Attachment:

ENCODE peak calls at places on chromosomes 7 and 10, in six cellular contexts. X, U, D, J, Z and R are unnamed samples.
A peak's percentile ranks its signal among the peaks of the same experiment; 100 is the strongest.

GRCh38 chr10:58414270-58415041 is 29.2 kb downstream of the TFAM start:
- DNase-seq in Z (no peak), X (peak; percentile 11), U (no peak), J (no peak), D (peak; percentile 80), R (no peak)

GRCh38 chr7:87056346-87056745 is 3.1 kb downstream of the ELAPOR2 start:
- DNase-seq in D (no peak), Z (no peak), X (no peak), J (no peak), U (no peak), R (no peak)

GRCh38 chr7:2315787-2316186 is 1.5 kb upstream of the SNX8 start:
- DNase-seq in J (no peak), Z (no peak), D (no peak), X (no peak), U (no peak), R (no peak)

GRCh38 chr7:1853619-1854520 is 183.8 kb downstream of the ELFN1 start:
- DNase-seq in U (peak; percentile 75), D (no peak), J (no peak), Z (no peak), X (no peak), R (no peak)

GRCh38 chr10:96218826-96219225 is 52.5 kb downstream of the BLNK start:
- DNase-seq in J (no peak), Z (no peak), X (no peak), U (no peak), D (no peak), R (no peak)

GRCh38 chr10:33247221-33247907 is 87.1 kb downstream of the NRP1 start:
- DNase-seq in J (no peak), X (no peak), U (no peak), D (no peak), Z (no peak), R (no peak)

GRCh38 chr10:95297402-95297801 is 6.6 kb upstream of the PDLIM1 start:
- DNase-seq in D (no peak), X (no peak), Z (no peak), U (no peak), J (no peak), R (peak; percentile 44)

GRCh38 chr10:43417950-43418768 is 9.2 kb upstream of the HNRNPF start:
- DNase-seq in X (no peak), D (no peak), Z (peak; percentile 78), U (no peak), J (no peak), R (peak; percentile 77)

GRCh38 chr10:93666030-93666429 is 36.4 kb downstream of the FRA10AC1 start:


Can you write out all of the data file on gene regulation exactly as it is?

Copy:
ENCODE peak calls at places on chromosomes 7 and 10, in six cellular contexts. X, U, D, J, Z and R are unnamed samples.
A peak's percentile ranks its signal among the peaks of the same experiment; 100 is the strongest.

GRCh38 chr10:58414270-58415041 is 29.2 kb downstream of the TFAM start:
- DNase-seq in Z (no peak), X (peak; percentile 11), U (no peak), J (no peak), D (peak; percentile 80), R (no peak)

GRCh38 chr7:87056346-87056745 is 3.1 kb downstream of the ELAPOR2 start:
- DNase-seq in D (no peak), Z (no peak), X (no peak), J (no peak), U (no peak), R (no peak)

GRCh38 chr7:2315787-2316186 is 1.5 kb upstream of the SNX8 start:
- DNase-seq in J (no peak), Z (no peak), D (no peak), X (no peak), U (no peak), R (no peak)

GRCh38 chr7:1853619-1854520 is 183.8 kb downstream of the ELFN1 start:
- DNase-seq in U (peak; percentile 75), D (no peak), J (no peak), Z (no peak), X (no peak), R (no peak)

GRCh38 chr10:96218826-96219225 is 52.5 kb downstream of the BLNK start:
- DNase-seq in J (no peak), Z (no peak), X (no peak), U (no peak), D (no peak), R (no peak)

GRCh38 chr10:33247221-33247907 is 87.1 kb downstream of the NRP1 start:
- DNase-seq in J (no peak), X (no peak), U (no peak), D (no peak), Z (no peak), R (no peak)

GRCh38 chr10:95297402-95297801 is 6.6 kb upstream of the PDLIM1 start:
- DNase-seq in D (no peak), X (no peak), Z (no peak), U (no peak), J (no peak), R (peak; percentile 44)

GRCh38 chr10:43417950-43418768 is 9.2 kb upstream of the HNRNPF start:
- DNase-seq in X (no peak), D (no peak), Z (peak; percentile 78), U (no peak), J (no peak), R (peak; percentile 77)

GRCh38 chr10:93666030-93666429 is 36.4 kb downstream of the FRA10AC1 start: